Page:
Updated 18 January 2017

What if you have an asthma attack and no inhaler?

It sometimes happens that asthma suffers find themselves without an inhaler, or with one that doesn’t work. Here are a few tips to help you survive.

Asthma is a condition where the airways in the lungs become constricted and produce more mucus than usual, making it difficult to breathe.

The American College of Allergy, Asthma & Immunology list the most common signs of asthma as:  

  • Coughing
  • Difficulty breathing
  • Chest tightness
  • Shortness of breath
  • Wheezing

A life-threatening condition

Depending on the severity of the attack, asthma can be life-threatening. Fortunately, for the last fifty years or so asthma pumps (inhaler devices) which deliver medication directly to the lungs have been available. Inhalers are the asthmatic’s mobile medical kit and are real lifesavers, especially when there are no medical facilities nearby, and most asthma sufferers realise the importance of always having their inhaler at hand.

According to Patient the contents of inhalers can be divided into relievers (short-acting bronchodilators), preventers (steroid inhalers) and long-acting bronchodilators. Steroids are anti-inflammatory drugs that effectively reduce the inflammation associated with asthma.

Read: Who gets asthma? (Prevalence)

Inevitably, however, there will be situations where asthma suffers find themselves without an inhaler or one that, for whatever reason, doesn’t work.   

How to handle the situation

If the situation seems dire and the person is struggling to breathe, take them to the nearest ER or call an ambulance. Health Central emphasises that ER doctors would rather that patients come in with relatively mild symptoms than arrive at a later stage gasping for breath. It is much easier to treat mild symptoms than handle a crisis situation.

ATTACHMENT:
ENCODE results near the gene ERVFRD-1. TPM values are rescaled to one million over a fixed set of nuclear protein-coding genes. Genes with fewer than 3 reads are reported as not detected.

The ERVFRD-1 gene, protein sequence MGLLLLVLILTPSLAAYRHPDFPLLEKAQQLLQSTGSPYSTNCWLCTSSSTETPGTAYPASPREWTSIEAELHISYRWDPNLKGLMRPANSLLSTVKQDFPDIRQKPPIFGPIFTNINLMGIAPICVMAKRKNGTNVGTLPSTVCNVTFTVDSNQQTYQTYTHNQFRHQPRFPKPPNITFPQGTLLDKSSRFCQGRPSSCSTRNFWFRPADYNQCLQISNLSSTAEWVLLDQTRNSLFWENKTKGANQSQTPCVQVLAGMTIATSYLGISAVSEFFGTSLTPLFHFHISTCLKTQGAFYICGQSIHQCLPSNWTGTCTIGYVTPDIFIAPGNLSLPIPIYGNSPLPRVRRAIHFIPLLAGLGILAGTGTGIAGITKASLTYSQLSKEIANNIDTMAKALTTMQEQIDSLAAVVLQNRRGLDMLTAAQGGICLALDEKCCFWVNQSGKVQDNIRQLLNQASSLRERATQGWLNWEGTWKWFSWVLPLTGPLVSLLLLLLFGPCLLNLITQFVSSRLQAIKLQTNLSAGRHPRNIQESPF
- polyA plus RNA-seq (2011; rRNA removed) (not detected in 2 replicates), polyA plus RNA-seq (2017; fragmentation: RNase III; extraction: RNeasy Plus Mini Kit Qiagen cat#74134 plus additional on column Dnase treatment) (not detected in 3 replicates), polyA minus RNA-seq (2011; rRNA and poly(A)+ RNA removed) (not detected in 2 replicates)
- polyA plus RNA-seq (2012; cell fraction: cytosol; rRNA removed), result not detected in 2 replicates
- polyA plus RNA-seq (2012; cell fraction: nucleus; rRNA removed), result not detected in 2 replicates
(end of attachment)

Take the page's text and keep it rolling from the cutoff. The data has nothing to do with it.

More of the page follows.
The Department of Respiratory and Critical Care Medicine at Singapore General Hospital has the following advice on how to cope with an asthma attack if you don’t have an inhaler:  

  • Sitting upright optimises breathing, and any other position can constrict your breathing even more.
  • Long, deep breaths help to slow down your breathing and prevent hyperventilation. You should breathe in through your nose and breathe out through your mouth.
  • Staying calm may prevent further tightening of your chest muscles and may help you to breathe easier.
  • Remove yourself from the asthma trigger, which could be dust, cigarette smoke or the smell of chemicals. Do this as quickly as you can and move to an air-conditioned room or any place with clean air.
  • Drink a hot caffeinated beverage. Drinks like coffee can help to open up the airways to a certain extent and bring relief for an hour or two.
  • Seek medical help if the wheezing, coughing and breathing difficulties do not subside after a period of rest.

Read more:

Debunking asthma myths

Breastfeeding protects against asthma

Mouldy homes trigger asthma


Ask the Expert

Asthma Expert

Professor Keertan Dheda has received of several prestigious awards including the 2014 Oppenheimer Award, and has published over 160 peer-reviewed papers and holds 3 patents related to new TB diagnostic or infection control technologies. He serves on the editorial board of the journals PLoS One, the International Journal of Tuberculosis and Lung Disease, American Journal of Respiratory and Critical Medicine, Lancet Respiratory Diseases and Nature Scientific Reports, amongst others.Read his full biography at the University of Cape Town Lung Institute

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